The treble has that peak that connects to the upper midrange, so around 5 and 6.5kHz there’s a peak, and that gives sound shimmer, sparkle and a bit of a metallic tinge. The treble rolls off gently after that, and it generally isn’t fatiguing, except the part around the lower midrange which really adds to the energy of… percussion instruments. Zetian Wu doesn’t really sound remarkably in the midrange or with Pianos, but percussion is so nice through them, along with acoustic bass instruments, like double bass, that I found myself enjoying them mainly with Cabaret and Jazz, instead of my usual collection of rock and metal. They make slower music sound better, while faster music can be a bit fatiguing and is not advantaged by the uber realistic sounding percussion of the Zetian Wu. 



Tagzu Zetian Wu Heyday Edition vs RAPTGO HOOK-X (199 USD vs 239 USD) – I must start by saying that all of the comparisons are with IEMs that Linsoul sells, so there is absolutely no incentive for me to prefer one or the other except for my personal taste and objective observations. The comfort of the HOOK-X is better than that of the Zetian Wu, including the IEM shells which are smaller, the cable which is modular and detachable on both, and the weight which is lower on the Hook-X. The sound and sonic signature is actually rather similar between them, with Zetian Wu and HOOK-X both going for a mild V-Shaped signature, but with a few key differences. The sub bass is more expressive on the HOOK-X, while the bass in its entirety is more realistic and natural on the Heyday Edition. The midrange is more natural on the HOOK-X, but the treble is fairly bright on both with HOOK-X having a bit less treble energy. Overall, the resolution and clarity is a bit better on the Zetian Wu, and HOOK-X simply is more ergonomic and practical. I would say both are nice, similarly easy to drive, and both make compelling choices for a dedicated music enjoyer. 

Tangzu Zetian Wu Heyday Edition vs XENNS Mangird Tea 2 (199 USD vs 349 USD) – The comfort of the Mangird Tea 2 is better, it is a lighter, smaller IEM, although the cable quality is almost equal. Zetian Wu Heyday Edition wins for the fact that it comes with detachable cables that are modular, especially because you can quickly replace the 3.5mm jack with a 4.4mm or a 2.5mm one. The sound of the two is actually quite different, despite the fact that both go for a realistic, natural presentation. The biggest factor that makes me say this is the fact that Zetian Wu has much more bass and a deeper bass than the Mangird Tea 2, with more depth and a more realistic bass. The treble is also more expressive, more punchy and brighter on the Zetian Wu, while the midrange of the Tea 2 is better, more natural, smoother, and more detailed, also pushed more forward. For my own listening and taste, I prefer the Zetian Wu, but if you care a lot about the midrange, where most of the music happens, Tea 2 may be a better option for you. 

Tangzu Zetian Wu Heyday Edition vs HIDIZS MD4 (199 USD vs 180 USD) – The comfort of the MD4 is a bit better than that of the Zetian Wu Heyday Edition, especially because MD4 is lighter and more portable. The sound is more clear, better defined and with a more realistic and honest presentation as sung by Heyday Edition, to the point where MD4 sounds rather dull if put side by side. I also noted this in my MD4 review, but it isn’t particularly revealing or detailed, and Heyday Edition makes a better choice sonically, if you can put up with the comfort, as Zetian Wu is considerably larger and heavier.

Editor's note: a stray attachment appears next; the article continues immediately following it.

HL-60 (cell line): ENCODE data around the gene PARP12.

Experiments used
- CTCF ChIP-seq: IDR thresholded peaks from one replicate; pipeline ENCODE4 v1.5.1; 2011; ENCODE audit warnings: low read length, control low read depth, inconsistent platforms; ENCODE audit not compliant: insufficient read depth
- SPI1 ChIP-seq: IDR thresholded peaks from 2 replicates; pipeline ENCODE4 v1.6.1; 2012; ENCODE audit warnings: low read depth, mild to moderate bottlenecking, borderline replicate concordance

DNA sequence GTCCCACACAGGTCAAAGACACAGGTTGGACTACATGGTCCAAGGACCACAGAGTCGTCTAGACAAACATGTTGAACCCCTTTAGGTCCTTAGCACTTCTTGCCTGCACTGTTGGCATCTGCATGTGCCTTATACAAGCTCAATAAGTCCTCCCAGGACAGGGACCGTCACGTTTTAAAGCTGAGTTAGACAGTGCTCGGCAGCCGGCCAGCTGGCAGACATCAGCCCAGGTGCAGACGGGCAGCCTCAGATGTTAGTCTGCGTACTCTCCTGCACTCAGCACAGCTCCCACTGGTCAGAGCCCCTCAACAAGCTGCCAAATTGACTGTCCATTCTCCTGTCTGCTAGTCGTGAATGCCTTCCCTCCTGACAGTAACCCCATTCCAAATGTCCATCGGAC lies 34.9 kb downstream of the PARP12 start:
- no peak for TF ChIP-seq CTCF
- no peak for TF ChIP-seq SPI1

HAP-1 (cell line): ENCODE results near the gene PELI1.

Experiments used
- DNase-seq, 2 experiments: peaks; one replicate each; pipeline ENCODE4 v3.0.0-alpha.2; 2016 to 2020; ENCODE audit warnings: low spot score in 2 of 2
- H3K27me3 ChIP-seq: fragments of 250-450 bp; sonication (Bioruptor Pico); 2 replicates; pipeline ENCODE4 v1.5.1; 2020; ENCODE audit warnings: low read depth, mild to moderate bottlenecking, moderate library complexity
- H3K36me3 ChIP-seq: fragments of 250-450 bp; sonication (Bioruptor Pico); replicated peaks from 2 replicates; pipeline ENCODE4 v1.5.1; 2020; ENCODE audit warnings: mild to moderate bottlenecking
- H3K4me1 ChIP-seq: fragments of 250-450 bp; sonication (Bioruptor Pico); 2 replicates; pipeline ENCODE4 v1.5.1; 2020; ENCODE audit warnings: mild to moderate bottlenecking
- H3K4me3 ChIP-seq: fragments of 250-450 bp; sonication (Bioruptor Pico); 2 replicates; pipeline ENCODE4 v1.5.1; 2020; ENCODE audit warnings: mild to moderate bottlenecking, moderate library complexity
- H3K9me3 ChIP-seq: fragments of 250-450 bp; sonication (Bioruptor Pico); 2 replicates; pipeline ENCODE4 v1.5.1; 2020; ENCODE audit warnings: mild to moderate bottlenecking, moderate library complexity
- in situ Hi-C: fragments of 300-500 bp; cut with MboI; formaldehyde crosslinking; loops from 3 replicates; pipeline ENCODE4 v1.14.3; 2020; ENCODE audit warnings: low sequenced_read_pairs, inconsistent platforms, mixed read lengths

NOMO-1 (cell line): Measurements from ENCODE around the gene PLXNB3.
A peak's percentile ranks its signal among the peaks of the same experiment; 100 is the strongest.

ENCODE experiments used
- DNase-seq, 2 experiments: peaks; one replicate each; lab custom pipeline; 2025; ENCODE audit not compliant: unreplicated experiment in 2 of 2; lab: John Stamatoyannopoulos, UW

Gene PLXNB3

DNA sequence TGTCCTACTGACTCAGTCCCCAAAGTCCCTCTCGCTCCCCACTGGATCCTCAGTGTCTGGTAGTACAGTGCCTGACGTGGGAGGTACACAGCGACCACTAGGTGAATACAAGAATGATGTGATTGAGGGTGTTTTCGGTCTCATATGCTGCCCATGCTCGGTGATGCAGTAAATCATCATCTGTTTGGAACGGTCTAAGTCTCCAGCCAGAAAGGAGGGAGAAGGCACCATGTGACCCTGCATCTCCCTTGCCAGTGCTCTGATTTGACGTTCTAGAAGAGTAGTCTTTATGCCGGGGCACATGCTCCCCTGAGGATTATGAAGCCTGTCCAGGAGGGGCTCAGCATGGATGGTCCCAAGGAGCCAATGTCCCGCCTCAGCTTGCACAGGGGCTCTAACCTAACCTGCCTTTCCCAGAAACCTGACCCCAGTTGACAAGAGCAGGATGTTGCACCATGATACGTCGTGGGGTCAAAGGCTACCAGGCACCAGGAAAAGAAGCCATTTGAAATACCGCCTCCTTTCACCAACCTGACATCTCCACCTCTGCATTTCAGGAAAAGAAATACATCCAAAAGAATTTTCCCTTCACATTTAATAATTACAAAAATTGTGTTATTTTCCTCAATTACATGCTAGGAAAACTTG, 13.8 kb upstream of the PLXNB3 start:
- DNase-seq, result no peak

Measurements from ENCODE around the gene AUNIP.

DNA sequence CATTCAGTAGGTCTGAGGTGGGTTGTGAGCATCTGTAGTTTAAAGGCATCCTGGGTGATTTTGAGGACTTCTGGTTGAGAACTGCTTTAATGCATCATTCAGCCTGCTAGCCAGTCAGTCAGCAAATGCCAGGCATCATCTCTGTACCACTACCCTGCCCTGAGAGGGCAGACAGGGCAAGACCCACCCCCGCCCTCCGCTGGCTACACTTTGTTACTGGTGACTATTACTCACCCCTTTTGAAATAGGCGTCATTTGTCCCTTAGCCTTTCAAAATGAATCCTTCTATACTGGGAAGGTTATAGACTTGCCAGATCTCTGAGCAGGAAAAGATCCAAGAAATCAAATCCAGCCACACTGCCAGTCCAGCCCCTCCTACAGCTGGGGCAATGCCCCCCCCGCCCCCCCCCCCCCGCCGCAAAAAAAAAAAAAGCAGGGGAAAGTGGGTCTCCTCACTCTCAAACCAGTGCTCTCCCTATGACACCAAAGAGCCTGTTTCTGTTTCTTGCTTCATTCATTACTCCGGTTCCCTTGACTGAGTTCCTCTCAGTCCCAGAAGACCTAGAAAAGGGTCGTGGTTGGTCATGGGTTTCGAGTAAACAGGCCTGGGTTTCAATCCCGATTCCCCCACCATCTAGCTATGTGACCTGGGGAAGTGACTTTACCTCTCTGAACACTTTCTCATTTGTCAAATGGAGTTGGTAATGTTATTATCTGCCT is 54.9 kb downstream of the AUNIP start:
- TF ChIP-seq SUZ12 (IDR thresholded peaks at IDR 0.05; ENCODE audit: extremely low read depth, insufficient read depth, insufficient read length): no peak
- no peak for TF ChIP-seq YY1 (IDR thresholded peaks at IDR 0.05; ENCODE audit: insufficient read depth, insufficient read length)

Tangzu Zetian Wu Heyday Edition vs SeekReal Airship (199 USD vs 179 USD) – So the shape and ergonomic is in the advantage of the Airship, since it is smaller, but the weight is similar between them. Both come with good cables, and although I’m not a fan of the color of the heyday edition cable, it is higher in quality than the cable of the airship. They are both about equally hard to drive. Sonically, Airship is more detailed, cleaner and has a stronger treble that is more natural, but Heyday edition has a much deeper and more realistic bass, with a much more balanced presentation that sounds more like it would in real life. Heyday Edition is a bit better in the soundstage and instrument separation, but both have equally good dynamics. If you value bass and realism more, Heyday edition is the better option, while if you value resolution, detail and a brighter, more energetic sound, Airship is the better option. I am really happy with both, neither isn’t a poor option and I honestly would probably lean slightly more towards airship thanks to its superb comfort. 


Value and Conclusion

For a rather modest price of 199 USD, Zetian Wu Heyday Edition actually sounds as if most cabaret and Jazz bands came to my city and are currently playing live, so I would say that the price performance ratio is more than excellent. The IEMs are well made, they have modular cables, with 3 plugs, and come with a nice transport case, so everything falls right into place for the Zetian Wu to have great value. 

At the end of the day, if you’re looking to hear an IEM or In-Ear monitor with a large planar magnetic driver, but with a super clean, detailed and musical sound, and with a realistic presentation of percussion, and a slower presentation that really emphasizes cabaret and jazz, Zetian Wu has super good imaging, soundstage, instrument separation and a deep, clean bass. 


Product Link

You can grab one from www.amazon.com here: https://amzn.to/3Sakcis

If you’re in the UK, you can grab one from www.amazon.co.uk here: https://amzn.to/3XZKjKp

And if you’re from Europe, you can grab one from www.amazon.de here: https://amzn.to/41mO67t

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Full Playlist used for this review

We listened to more songs than those named in this playlist, but those are excellent for identifying a sonic signature.  I recommend trying most of the songs from this playlist, especially if you’re searching for new music! The playlists are different for Spotify, Tidal and Youtube, and based on the songs I enjoy and are available on each!